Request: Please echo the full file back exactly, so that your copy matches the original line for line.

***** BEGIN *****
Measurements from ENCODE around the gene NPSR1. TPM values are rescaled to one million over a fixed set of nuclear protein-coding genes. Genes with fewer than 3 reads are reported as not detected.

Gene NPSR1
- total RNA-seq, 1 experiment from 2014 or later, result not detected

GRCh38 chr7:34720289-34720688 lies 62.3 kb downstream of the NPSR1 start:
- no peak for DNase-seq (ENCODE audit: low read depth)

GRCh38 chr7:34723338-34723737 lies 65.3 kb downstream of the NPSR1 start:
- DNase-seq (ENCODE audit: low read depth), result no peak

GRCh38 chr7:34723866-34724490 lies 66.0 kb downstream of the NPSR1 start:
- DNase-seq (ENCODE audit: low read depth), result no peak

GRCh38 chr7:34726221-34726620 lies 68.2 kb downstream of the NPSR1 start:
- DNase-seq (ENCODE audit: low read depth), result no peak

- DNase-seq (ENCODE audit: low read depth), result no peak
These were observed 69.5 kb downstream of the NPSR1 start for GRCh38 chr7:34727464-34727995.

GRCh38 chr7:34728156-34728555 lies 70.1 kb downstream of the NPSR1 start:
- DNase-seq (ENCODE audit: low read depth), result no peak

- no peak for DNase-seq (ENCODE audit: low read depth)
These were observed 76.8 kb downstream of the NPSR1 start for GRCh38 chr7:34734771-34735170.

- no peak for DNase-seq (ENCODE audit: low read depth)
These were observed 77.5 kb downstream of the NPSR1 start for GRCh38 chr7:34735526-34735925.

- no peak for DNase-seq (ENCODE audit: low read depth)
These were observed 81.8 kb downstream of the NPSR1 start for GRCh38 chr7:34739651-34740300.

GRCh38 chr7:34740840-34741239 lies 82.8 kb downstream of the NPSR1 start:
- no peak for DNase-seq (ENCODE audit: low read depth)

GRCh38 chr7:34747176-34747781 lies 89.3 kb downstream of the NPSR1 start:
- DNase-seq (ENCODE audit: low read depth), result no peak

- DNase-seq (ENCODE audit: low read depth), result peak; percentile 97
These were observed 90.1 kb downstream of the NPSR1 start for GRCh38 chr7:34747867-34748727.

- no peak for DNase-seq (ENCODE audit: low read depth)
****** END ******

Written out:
Measurements from ENCODE around the gene NPSR1. TPM values are rescaled to one million over a fixed set of nuclear protein-coding genes. Genes with fewer than 3 reads are reported as not detected.

Gene NPSR1
- total RNA-seq, 1 experiment from 2014 or later, result not detected

GRCh38 chr7:34720289-34720688 lies 62.3 kb downstream of the NPSR1 start:
- no peak for DNase-seq (ENCODE audit: low read depth)

GRCh38 chr7:34723338-34723737 lies 65.3 kb downstream of the NPSR1 start:
- DNase-seq (ENCODE audit: low read depth), result no peak

GRCh38 chr7:34723866-34724490 lies 66.0 kb downstream of the NPSR1 start:
- DNase-seq (ENCODE audit: low read depth), result no peak

GRCh38 chr7:34726221-34726620 lies 68.2 kb downstream of the NPSR1 start:
- DNase-seq (ENCODE audit: low read depth), result no peak

- DNase-seq (ENCODE audit: low read depth), result no peak
These were observed 69.5 kb downstream of the NPSR1 start for GRCh38 chr7:34727464-34727995.

GRCh38 chr7:34728156-34728555 lies 70.1 kb downstream of the NPSR1 start:
- DNase-seq (ENCODE audit: low read depth), result no peak

- no peak for DNase-seq (ENCODE audit: low read depth)
These were observed 76.8 kb downstream of the NPSR1 start for GRCh38 chr7:34734771-34735170.

- no peak for DNase-seq (ENCODE audit: low read depth)
These were observed 77.5 kb downstream of the NPSR1 start for GRCh38 chr7:34735526-34735925.

- no peak for DNase-seq (ENCODE audit: low read depth)
These were observed 81.8 kb downstream of the NPSR1 start for GRCh38 chr7:34739651-34740300.

GRCh38 chr7:34740840-34741239 lies 82.8 kb downstream of the NPSR1 start:
- no peak for DNase-seq (ENCODE audit: low read depth)

GRCh38 chr7:34747176-34747781 lies 89.3 kb downstream of the NPSR1 start:
- DNase-seq (ENCODE audit: low read depth), result no peak

- DNase-seq (ENCODE audit: low read depth), result peak; percentile 97
These were observed 90.1 kb downstream of the NPSR1 start for GRCh38 chr7:34747867-34748727.

- no peak for DNase-seq (ENCODE audit: low read depth)